An allegation of dishonesty left unanswered can quickly metastasize into a rumor and then a belief and finally a “fact.” In the social media environment, you will have access to detractor viewpoints, so it is easy to recognize these concerns.

Once you are aware of a concern about your honesty, you should address it from your communications platforms in order to address it before it gains traction.

You should not engage in the comments or forums. Instead, you should keep all of your communications on your own platforms, maintaining your authority and integrity in your communications. You, or a supporter, may post a brief comment with a link to your official response explaining that their concerns are addressed in the linked article.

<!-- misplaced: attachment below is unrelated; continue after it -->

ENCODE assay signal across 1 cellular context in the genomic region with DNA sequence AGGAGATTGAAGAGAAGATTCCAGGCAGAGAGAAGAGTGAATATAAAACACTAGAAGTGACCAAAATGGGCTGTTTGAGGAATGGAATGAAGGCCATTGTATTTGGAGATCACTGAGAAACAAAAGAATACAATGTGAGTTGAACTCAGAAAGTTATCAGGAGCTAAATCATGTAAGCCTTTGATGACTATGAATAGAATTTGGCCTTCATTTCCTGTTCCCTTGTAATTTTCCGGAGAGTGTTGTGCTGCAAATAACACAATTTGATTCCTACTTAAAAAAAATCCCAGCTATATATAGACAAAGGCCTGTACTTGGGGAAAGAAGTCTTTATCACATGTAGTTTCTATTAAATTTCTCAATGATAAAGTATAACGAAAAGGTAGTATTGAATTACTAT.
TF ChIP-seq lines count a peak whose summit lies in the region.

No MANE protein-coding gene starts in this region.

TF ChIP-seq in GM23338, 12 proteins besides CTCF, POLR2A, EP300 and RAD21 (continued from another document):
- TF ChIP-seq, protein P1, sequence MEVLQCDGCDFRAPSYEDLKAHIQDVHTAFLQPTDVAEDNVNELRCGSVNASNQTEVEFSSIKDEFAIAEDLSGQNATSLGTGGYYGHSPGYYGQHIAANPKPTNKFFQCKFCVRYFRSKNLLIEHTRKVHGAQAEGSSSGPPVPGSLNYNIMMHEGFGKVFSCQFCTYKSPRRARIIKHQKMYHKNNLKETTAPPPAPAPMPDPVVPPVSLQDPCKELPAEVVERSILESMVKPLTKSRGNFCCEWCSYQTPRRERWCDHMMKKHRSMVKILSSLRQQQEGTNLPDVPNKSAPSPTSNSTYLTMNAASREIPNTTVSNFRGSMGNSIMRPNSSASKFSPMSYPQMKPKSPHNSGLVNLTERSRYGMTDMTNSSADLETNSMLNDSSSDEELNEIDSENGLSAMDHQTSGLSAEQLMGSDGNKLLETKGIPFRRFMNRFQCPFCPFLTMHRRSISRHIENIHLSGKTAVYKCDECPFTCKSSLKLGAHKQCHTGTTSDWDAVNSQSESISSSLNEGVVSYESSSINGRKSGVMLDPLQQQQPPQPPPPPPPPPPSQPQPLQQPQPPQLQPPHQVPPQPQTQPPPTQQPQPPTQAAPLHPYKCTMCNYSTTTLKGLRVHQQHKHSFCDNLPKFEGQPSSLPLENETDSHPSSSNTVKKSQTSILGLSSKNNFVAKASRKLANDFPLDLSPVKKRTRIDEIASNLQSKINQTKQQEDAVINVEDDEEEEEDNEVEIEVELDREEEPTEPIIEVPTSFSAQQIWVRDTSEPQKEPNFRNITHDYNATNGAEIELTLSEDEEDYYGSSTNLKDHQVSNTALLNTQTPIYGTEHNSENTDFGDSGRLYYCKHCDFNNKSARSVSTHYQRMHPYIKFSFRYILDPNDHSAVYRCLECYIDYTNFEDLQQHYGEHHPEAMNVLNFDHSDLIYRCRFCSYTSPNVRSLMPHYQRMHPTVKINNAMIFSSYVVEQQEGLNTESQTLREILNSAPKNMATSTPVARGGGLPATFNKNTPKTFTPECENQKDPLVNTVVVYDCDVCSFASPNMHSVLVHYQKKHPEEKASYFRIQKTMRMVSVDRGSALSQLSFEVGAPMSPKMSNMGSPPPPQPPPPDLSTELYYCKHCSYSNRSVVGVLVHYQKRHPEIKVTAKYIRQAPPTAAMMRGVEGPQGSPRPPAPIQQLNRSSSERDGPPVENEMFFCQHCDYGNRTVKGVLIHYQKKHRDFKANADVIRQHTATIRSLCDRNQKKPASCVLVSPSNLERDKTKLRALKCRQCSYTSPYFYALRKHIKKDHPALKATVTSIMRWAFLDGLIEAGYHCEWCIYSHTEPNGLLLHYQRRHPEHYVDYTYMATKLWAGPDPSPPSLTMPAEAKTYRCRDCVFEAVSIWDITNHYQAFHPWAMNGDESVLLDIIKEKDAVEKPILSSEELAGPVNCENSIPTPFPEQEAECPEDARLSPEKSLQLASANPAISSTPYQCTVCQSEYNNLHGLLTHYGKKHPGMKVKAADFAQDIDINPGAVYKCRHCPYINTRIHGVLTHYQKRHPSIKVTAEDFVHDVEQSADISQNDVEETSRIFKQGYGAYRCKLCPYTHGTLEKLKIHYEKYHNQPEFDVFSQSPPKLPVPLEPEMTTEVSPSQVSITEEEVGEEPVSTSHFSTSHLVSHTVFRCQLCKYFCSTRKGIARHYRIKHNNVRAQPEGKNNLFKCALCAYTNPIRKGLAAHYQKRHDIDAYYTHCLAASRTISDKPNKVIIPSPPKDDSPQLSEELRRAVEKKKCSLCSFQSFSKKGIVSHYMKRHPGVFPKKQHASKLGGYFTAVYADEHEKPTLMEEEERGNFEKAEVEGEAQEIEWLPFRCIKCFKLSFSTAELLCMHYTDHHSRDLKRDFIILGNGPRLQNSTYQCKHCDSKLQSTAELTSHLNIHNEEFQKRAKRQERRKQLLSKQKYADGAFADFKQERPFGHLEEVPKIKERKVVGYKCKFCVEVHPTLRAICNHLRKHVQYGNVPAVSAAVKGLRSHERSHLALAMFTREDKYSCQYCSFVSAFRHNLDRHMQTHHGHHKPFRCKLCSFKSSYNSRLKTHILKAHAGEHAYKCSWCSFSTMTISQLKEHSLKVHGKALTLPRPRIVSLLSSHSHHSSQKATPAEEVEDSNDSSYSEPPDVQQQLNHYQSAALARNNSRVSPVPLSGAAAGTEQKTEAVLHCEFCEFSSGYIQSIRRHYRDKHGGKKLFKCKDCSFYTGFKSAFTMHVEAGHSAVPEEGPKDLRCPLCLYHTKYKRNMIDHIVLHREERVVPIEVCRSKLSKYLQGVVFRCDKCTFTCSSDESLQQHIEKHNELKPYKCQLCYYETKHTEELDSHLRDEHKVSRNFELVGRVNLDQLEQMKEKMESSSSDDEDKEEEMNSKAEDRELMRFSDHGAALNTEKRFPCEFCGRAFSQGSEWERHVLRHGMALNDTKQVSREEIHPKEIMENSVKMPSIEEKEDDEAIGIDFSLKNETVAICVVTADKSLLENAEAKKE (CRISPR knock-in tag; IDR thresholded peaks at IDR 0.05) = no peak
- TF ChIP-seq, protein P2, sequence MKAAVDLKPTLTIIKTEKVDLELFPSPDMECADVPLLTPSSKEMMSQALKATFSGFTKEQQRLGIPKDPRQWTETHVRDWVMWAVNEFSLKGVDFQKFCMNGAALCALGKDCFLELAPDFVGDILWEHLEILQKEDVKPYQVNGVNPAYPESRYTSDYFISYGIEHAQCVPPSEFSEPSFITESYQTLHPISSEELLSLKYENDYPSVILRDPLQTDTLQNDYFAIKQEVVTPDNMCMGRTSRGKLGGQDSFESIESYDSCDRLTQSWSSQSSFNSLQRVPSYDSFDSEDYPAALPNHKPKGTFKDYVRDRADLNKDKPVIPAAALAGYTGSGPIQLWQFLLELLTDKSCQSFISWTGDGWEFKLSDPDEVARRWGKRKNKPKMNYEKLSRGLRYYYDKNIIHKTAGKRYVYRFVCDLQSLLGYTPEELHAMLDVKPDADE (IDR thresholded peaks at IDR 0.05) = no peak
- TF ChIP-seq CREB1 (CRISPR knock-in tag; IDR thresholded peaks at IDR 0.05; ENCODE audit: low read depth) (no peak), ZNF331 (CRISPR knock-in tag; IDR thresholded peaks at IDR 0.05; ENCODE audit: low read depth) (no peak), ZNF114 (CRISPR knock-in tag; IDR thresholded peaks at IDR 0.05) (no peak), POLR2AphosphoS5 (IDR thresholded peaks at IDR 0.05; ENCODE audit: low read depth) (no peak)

Never Lie

Benjamin Franklin tells us, “Three can keep a secret, if two of them are dead.

There is no situation in crisis communications where a lie is every the correct move. It is not the right choice morally or tactically. There may be different ways to present and share the truth, but any one of them is superior to deceit.

Are you trying to get the truth out, but finding it overwhelmed by misinformation? We can help. Contact Us.

Speaking from Elected Authority

One of the biggest mistakes which elected leaders, especially municipal leaders, make in their communications strategy is failing to maintain an air of authority.

In my article on Crisis and Campaigns in the Age of Social Media, I explain the danger of getting down into the comments and arguing with your detractors. Social media is a very democratizing space. Everyone sounds equally credible in a discussion in the comments. This is good if you are an average person trying to break into the conversation, but it is very bad if you are a person of actual authority seeking to share the truth of the situation with your audience.